A Unique Venue of Experimentation
The Summer Scholar Program permits students to pursue full-time collaborative work with faculty members, or independent research under the close supervision of faculty members, for a minimum of ten weeks during the summer. This program provides students a unique undergraduate venue in which to experiment with ideas and artistic expression, pursue an intellectual passion, and focus intently on the resolution of a question over a sustained period of time.
Young Scholars Program
The Young Scholar Program permits students to pursue full-time independent research under the close supervision of faculty members for a minimum of ten weeks during the summer. Free from the pressures that often arise with normal course work, summer scholar projects do not involve credit hours or grades, giving students the opportunity to focus entirely on scholarly pursuit. In that sense the Young Scholar Program offers a unique undergraduate venue in which to experiment with ideas and artistic expression, pursue an intellectual passion, and focus intently on the resolution of a question over a sustained period of time. They study, they reflect, they create, and they write. All the while, they are pushed to the boundaries by faculty mentors whose goal it is to model the scholarly path of point and counterpoint, testing ideas and data, and pushing creative frontiers. In short, Young Scholars have the real experience of a scholar — one that is immensely valuable in its own right, but that can also serve as a testing ground for possible graduate or professional studies.
- Rising sophomores, juniors and seniors are eligible.
- The research will culminate in a writing or artistic project by the student, to be completed by August 16 and submitted to The Gilpatrick Center. The project will be reviewed by the faculty supervisor who will write an evaluation of the student's work by mid-September.
- Students will share their work in a presentation in early fall. (We will provide training sessions for students on how to best present their work, whether through a poster format or another method.) Students are also required to write an evaluation of their summer scholar experience.
- Students who accept another major summer scholarship are not eligible.
- Young Scholars may not hold jobs during the term of their research. Students may serve on the June Orientation staff if they receive permission from their supervisor, and they may also complete a Denison Internship Program Project prior to the Young Scholar period. However, prospective faculty supervisors should be wary of students trying to pack too much into their summer schedules and not giving the research the attention it warrants. Whatever else the student chooses to do during the summer, all Young Scholars will devote a full 10 weeks exclusively to their research project. Students proposing to commit fewer than 10 weeks should indicate this at the time of application.
- Research that requires a substantial amount of time away from campus is not funded by the Young Scholar Program. However, one to three weeks absence from campus for field or research trips is permissible.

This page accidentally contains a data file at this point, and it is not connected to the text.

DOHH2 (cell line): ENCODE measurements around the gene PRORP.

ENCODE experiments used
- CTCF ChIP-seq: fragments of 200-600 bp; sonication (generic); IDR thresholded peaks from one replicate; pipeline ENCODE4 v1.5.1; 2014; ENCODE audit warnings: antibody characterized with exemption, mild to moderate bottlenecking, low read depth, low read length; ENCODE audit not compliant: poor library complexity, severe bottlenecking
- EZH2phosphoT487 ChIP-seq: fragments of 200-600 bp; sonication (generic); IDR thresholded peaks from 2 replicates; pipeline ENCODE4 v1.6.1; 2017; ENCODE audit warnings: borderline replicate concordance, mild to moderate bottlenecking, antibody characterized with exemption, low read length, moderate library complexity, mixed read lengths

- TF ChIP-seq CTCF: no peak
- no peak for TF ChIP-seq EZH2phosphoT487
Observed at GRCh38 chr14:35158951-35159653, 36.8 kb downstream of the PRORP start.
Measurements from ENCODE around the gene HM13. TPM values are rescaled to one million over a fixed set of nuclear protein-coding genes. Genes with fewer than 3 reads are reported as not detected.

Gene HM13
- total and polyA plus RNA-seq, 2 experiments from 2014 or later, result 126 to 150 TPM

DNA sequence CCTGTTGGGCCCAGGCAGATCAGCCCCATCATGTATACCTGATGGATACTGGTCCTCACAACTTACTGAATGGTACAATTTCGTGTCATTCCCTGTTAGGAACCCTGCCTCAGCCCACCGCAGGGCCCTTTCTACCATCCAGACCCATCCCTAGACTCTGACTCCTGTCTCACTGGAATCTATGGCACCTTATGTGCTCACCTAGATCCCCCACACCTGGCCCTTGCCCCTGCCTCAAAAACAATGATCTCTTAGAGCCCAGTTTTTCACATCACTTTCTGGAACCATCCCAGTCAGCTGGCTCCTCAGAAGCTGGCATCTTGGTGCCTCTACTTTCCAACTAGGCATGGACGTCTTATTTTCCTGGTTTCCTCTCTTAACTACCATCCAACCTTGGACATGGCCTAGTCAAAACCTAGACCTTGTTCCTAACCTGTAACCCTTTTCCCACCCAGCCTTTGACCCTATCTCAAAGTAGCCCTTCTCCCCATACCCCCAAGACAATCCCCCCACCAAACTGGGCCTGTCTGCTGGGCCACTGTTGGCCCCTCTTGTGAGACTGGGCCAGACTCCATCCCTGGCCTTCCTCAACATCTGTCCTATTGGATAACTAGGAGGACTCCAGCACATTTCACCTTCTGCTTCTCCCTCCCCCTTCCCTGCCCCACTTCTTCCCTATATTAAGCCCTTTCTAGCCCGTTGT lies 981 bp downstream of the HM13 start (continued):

- Ordinarily students will be in residence at Denison from about mid-May to about mid-July.
- The summer 2013 Young Scholar Award includes a $3,700 stipend plus on-campus housing. Students receive five payments, one every two weeks. The federal government taxes both stipend and housing. Students who serve as Resident Assistants in the residence halls will be compensated for that work by the Office of Student Affairs.
Selection Process and Principles
Young Scholars will be selected solely on the basis of the merits of their proposals, according to the criteria above, by the Student Research Grants Committee. No preference shall be given to joint, collaborative, or individual proposals. Students may apply in successive years, and no preference shall be given to first-time applicants.
The Student Research Grants Committee shall be elected by the teaching faculty, and shall be composed of one member from each of the four divisions of the University.
Students may not submit more than one proposal to the Young Scholars program, however, students may submit the same proposal, or different proposals, to the Young Scholars and other summer scholar programs simultaneously. Other programs which select summer scholars apart from the process and competition described here include: Ashbrook Scholars, Woodyard Scholars, Burton-Morgan Scholars, Freeman Scholars, Richard Kraus Scholar (English), DURF Scholars, departmental scholars (e.g., Environmental Studies), and all summer scholars in the sciences. Students with awards from any of these programs are called “summer scholars” and their supervising faculty are entitled to a stipend from the University. However, a student may not accept more than one summer scholar appointment in any single summer.
The Young Scholars program is intended to be a highly selective one, and to this end the number of awards made in any year may be limited for reasons other than the availability of funds.